3. The adoption of the Social Assistance Amendment Bill by Parliament in October 2020, which it welcomed, while noting that the Minister of Social Development had “not yet published regulations enabling access to higher value Child Support Grant”. It also worried that the bill has not yet been signed into law by the president and “that there does not appear to have been any further progress in respect of proclaiming the Act for operation, or publishing new regulations thereunder”.
  4. Non-discrimination in access to education: Finally, the committee welcomed the measures taken by South Africa “to remove all requirements for the submission of legal documents as a condition for the admission of children in schools”, but regretted the fact that “according to the information at its disposal… some undocumented migrant, refugee and asylum-seeking children still face challenges in accessing education” due to lack of documentation and the fact that “schools are not sufficiently informed on the measures taken”.

In its conclusion, the committee diplomatically “looked forward to continuing its constructive dialogue” with South Africa and “to providing it with guidance in its efforts to ensure the effective implementation of the Covenant”.

This latest criticism from a UN treaty body of SA’s human rights record, and the apparent lack of political will to address poverty and inequality, should be taken seriously by the executive and legislature, and eventually by the courts as well.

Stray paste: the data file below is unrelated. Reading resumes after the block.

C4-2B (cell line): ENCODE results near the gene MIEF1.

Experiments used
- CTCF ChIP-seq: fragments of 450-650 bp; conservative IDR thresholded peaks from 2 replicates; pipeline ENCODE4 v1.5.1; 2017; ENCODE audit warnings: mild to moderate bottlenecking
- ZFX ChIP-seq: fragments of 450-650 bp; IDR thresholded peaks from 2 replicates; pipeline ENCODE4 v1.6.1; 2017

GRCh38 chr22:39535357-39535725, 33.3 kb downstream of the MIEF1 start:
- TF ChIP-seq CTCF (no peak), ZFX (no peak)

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Street vendors in Soweto. Many people resort to selling items in the streets because of limited opportunities in the formal sector. (Photo: Gallo Images / Papi Morake)

As we approach 10 December — the 25th anniversary of the signing of the Constitution — criticism such as this is a stain on our claims of respect for the rule of international human rights law.

The government has not yet responded to the committee’s communiqué.

However, according to Isobel Frye, director of the Studies in Poverty and Inequality Institute, “The freedoms of our liberation that were guaranteed through our Constitution included socioeconomic rights that were shaped by the UN CESCR and other international treaties. It is thus with profound regret that we see how the government has appeared not to heed the guidance and the direction handed down to it by the globally respected UN Committee on Economic Social and Cultural Rights. We call on the state to publicly commit to meeting its obligations and to remedy these shortcomings.” DM/MC

An explanation about the overall process of the UN Committee on Economic, Social and Cultural Rights and the parallel submissions made can be found here: https://tbinternet.ohchr.org/_layouts/15/TreatyBodyExternal/FollowUp.aspx?Treaty=CESCR&Lang=en

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  • This is pretty relevant to me as I have been living without electricity for 2 years now. Those who have sworn an oath to uphold the constitution just seen to not have read or learnt this document. I am guilty of this until recently finding that people in the criminal system are afforded more rights than civilians. I have approached 27 organisations to date with zero support. I believe that if my suggestions are followed we can live in the best country ever. However we need to trust in this awesome work, I can only equate it to as better than the Bible!
    I am awed by the majesty that is our constitution.